The Office of Facilities’ design standards now include counsel for reducing embodied carbon in concrete use at Yale. The new concrete standard complements the University’s commitment to zero carbon emissions by 2050. In addition, the fall update includes new guidelines for controlled environment rooms along with modifications to the standards for toilet compartments in restrooms.
- Yale’s new concrete standard introduces low carbon concrete use for campus building projects. Cement, an ingredient in concrete, is estimated to be responsible for seven percent of global greenhouse gas emissions. Using low carbon concrete reduces greenhouse gas emissions through blended cements and supplementary cementitious materials (SCM).
- Yale’s special construction standards include new requirements for controlled room environments, which describe the delivery, installation, and testing parameters for prefabricated room components and systems. This guidance replaces section 01 88 13 Special Construction Performance Requirements.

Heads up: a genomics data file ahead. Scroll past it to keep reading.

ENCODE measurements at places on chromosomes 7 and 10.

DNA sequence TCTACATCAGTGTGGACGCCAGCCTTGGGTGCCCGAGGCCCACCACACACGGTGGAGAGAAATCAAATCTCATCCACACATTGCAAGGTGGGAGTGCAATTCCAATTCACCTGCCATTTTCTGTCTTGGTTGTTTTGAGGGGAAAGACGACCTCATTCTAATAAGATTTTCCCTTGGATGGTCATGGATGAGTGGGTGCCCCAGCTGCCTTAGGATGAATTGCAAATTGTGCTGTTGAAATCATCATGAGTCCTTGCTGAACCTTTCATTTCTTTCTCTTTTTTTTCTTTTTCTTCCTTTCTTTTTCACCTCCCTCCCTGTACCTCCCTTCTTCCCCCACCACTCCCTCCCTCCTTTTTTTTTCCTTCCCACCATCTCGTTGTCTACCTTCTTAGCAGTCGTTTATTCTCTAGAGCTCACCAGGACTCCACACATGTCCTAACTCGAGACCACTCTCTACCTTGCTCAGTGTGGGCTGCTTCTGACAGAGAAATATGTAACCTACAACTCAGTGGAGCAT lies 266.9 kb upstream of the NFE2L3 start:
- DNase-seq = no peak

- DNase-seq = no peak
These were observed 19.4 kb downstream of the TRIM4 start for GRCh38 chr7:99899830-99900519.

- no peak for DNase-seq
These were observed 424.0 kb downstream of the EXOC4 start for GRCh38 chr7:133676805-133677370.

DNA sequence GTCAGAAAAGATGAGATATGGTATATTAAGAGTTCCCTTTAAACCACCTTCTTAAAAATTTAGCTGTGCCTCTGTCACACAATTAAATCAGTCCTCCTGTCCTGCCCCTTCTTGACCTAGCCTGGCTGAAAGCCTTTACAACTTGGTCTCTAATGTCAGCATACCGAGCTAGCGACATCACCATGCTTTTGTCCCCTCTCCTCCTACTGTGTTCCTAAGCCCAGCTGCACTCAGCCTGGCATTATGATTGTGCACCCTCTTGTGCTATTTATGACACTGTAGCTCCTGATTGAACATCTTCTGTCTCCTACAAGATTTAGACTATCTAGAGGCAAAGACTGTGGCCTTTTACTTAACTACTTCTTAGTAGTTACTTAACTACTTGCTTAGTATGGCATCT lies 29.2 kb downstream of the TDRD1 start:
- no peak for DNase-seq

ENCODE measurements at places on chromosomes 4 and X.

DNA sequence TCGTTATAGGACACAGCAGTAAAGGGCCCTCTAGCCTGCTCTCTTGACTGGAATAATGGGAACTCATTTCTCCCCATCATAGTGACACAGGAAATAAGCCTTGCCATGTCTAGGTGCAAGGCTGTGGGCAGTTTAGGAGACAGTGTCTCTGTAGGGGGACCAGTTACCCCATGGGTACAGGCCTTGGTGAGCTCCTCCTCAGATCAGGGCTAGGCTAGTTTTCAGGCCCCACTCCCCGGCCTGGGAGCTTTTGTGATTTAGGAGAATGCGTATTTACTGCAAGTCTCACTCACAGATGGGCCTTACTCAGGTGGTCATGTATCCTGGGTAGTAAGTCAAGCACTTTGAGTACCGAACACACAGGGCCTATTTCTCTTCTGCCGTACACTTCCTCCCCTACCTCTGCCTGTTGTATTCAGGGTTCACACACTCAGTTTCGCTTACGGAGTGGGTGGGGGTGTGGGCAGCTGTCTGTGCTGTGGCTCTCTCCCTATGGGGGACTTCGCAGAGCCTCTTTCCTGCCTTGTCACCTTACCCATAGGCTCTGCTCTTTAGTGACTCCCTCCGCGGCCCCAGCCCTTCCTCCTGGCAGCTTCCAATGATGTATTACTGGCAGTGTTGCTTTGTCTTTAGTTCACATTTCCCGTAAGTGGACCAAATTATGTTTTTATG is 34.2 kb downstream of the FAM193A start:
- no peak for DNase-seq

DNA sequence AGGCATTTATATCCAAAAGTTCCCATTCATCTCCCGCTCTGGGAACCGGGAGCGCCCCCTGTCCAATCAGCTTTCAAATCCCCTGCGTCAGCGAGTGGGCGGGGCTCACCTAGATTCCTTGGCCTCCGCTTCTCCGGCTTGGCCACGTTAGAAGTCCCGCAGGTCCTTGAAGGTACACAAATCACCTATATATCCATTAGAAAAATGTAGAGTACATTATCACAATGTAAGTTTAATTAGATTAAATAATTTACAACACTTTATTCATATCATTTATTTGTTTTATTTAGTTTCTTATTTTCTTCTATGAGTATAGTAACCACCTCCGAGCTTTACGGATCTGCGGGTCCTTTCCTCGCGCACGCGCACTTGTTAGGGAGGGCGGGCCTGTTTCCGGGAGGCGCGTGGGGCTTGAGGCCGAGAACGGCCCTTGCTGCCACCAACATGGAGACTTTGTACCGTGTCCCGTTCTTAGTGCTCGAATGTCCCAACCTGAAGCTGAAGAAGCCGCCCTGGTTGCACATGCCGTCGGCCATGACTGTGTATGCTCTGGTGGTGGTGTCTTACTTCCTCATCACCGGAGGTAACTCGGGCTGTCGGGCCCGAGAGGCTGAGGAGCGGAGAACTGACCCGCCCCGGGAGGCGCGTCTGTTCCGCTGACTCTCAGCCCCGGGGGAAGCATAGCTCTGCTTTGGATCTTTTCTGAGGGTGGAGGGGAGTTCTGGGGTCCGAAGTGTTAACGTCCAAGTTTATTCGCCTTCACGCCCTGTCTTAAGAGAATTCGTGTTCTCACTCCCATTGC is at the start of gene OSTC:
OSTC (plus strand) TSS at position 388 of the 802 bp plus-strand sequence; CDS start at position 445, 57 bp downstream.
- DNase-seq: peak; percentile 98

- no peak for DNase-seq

- Yale’s specialties standards include updated requirements for toilet compartments within restrooms. Partitions are now required to be six feet, eight inches above finished floors for greater user privacy, and based on a review of recent projects, partitions are no longer required to be ceiling mounted. In the revised standard, toilet compartments shall be floor mounted and overhead braced with slim profile posts and concealed hardware.
In addition, the following standards were removed from Facilities’ library: (1) 01 01 0 Scope of Work, (2) 01 35 1 Special Procedures for Historic Treatment, (3) 01 42 0 References. The contents from item (2) were incorporated into the standards introduction, which is updated to reflect the changes above.
Many thanks to all the colleagues who contributed their time and thoughts for this release. Cross-departmental collaboration continues to improve Facilities’ projects and operations.
Please keep your suggestions coming for the next cycle. Feedback will inform the development of new requirements. Look out for these advanced standards in the next quarter, or if you would like a preview, inquire with the Design Standards Committee.
Top image: Concrete foundation of the new Economics Building facing west, August 2021, photo by Ronnie Rysz